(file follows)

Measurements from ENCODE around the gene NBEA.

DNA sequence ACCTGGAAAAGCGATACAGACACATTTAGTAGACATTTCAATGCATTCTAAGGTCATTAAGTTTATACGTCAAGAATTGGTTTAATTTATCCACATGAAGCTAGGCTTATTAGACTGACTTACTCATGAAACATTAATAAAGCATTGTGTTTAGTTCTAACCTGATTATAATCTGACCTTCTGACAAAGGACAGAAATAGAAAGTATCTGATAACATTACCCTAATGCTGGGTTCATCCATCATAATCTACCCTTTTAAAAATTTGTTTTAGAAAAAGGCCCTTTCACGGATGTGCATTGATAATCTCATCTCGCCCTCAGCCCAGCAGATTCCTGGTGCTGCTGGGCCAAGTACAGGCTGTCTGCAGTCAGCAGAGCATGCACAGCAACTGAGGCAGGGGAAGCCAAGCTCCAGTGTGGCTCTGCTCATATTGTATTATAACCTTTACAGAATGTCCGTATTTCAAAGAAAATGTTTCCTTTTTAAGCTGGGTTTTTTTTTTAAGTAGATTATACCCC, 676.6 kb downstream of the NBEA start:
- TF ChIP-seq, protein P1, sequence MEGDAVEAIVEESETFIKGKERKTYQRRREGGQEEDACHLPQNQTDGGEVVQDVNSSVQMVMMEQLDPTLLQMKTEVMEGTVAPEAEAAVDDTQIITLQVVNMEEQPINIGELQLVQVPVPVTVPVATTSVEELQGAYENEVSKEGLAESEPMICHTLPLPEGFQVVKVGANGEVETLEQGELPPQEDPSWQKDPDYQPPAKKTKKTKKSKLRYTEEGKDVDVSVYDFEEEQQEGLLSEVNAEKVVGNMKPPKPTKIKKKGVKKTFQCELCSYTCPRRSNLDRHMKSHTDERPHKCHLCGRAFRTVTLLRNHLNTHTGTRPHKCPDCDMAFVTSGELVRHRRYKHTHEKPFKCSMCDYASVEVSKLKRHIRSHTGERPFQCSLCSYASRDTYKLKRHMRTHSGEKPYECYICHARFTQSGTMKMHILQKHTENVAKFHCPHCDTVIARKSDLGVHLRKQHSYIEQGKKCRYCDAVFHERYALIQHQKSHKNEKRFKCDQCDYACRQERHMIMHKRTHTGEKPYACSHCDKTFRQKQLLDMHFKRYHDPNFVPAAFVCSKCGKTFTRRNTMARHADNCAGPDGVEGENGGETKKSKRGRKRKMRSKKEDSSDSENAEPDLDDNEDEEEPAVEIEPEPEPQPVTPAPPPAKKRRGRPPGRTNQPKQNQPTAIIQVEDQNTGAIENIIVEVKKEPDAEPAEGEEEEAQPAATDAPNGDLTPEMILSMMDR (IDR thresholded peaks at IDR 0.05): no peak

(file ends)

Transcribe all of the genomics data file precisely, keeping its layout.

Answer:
Measurements from ENCODE around the gene NBEA.

DNA sequence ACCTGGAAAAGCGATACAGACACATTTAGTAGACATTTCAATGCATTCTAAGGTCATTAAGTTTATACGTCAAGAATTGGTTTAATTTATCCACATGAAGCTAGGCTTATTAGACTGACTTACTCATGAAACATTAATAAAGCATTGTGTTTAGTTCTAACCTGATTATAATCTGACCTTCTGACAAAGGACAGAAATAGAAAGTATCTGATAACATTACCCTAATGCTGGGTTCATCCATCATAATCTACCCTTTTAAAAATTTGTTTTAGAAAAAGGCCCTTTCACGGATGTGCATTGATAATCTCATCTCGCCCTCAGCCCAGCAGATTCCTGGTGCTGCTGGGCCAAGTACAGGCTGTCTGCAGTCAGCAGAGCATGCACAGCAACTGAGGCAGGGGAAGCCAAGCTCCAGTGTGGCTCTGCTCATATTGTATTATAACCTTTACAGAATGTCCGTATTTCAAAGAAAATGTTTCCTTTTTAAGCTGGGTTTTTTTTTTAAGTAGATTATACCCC, 676.6 kb downstream of the NBEA start:
- TF ChIP-seq, protein P1, sequence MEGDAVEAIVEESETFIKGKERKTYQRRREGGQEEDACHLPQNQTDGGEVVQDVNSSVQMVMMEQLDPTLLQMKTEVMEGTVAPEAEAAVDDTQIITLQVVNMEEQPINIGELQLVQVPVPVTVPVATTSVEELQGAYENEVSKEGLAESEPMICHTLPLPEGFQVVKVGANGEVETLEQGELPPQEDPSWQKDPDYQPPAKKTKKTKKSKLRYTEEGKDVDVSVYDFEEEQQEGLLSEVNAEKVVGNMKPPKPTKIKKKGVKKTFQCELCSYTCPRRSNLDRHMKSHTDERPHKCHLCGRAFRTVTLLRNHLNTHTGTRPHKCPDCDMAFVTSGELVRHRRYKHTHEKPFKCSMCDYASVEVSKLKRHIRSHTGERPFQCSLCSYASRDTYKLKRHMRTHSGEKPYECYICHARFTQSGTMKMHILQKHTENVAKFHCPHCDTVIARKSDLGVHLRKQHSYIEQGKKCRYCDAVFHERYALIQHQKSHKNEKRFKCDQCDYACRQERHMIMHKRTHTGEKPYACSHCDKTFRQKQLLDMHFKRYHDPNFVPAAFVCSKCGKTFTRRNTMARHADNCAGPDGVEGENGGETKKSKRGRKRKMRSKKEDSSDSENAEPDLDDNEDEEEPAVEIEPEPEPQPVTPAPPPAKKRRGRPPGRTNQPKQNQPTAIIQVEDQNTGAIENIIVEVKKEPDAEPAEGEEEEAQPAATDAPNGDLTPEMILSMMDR (IDR thresholded peaks at IDR 0.05): no peak